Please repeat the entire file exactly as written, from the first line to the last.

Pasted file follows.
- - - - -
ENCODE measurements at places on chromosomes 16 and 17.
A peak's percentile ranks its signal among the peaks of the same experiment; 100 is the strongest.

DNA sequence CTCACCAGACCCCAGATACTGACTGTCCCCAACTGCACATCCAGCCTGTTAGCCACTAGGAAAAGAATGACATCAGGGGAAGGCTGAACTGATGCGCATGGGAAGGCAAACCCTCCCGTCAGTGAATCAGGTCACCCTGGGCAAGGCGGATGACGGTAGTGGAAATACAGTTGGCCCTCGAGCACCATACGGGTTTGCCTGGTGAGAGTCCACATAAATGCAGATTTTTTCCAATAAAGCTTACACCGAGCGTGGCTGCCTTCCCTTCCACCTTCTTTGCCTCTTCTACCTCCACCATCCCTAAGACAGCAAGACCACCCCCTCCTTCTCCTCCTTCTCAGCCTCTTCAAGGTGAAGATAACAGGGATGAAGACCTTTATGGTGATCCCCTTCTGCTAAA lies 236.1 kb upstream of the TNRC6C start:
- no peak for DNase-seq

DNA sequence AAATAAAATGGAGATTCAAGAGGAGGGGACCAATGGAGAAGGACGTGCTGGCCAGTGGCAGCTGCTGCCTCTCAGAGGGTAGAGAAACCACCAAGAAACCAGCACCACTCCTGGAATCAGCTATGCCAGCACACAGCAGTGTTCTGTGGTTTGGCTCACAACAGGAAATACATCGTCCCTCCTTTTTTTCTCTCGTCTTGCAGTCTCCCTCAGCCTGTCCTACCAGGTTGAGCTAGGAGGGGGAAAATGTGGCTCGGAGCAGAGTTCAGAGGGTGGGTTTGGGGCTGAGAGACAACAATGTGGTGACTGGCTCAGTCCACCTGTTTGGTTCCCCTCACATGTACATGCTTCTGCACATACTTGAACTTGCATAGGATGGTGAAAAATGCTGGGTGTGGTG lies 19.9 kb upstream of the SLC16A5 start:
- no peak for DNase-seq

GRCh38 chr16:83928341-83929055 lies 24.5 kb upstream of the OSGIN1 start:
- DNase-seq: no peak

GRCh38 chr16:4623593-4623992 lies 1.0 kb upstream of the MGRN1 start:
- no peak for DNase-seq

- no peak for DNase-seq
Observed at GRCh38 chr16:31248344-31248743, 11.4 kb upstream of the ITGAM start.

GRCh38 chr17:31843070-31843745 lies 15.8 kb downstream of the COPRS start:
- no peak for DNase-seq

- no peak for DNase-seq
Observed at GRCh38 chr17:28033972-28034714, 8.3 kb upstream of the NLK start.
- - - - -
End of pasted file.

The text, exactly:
ENCODE measurements at places on chromosomes 16 and 17.
A peak's percentile ranks its signal among the peaks of the same experiment; 100 is the strongest.

DNA sequence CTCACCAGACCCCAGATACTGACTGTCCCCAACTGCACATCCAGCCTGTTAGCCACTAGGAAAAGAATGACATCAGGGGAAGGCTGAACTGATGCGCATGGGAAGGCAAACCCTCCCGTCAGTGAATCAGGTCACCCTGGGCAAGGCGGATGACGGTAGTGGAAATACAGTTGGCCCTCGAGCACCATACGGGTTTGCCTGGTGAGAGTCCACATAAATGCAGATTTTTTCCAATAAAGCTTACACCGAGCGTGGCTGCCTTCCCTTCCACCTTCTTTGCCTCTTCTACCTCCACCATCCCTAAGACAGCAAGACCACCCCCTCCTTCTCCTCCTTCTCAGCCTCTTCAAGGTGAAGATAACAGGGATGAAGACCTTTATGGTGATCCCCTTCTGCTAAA lies 236.1 kb upstream of the TNRC6C start:
- no peak for DNase-seq

DNA sequence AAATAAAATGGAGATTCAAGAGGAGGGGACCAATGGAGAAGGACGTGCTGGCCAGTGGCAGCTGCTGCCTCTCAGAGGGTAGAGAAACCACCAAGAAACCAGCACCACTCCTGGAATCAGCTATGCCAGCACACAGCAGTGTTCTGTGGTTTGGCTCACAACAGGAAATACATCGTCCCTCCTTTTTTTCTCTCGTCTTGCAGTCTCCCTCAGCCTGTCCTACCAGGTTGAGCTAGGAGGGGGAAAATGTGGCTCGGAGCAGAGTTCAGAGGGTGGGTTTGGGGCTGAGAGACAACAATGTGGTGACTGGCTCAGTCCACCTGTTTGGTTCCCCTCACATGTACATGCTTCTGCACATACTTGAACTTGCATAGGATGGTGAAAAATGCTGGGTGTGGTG lies 19.9 kb upstream of the SLC16A5 start:
- no peak for DNase-seq

GRCh38 chr16:83928341-83929055 lies 24.5 kb upstream of the OSGIN1 start:
- DNase-seq: no peak

GRCh38 chr16:4623593-4623992 lies 1.0 kb upstream of the MGRN1 start:
- no peak for DNase-seq

- no peak for DNase-seq
Observed at GRCh38 chr16:31248344-31248743, 11.4 kb upstream of the ITGAM start.

GRCh38 chr17:31843070-31843745 lies 15.8 kb downstream of the COPRS start:
- no peak for DNase-seq

- no peak for DNase-seq
Observed at GRCh38 chr17:28033972-28034714, 8.3 kb upstream of the NLK start.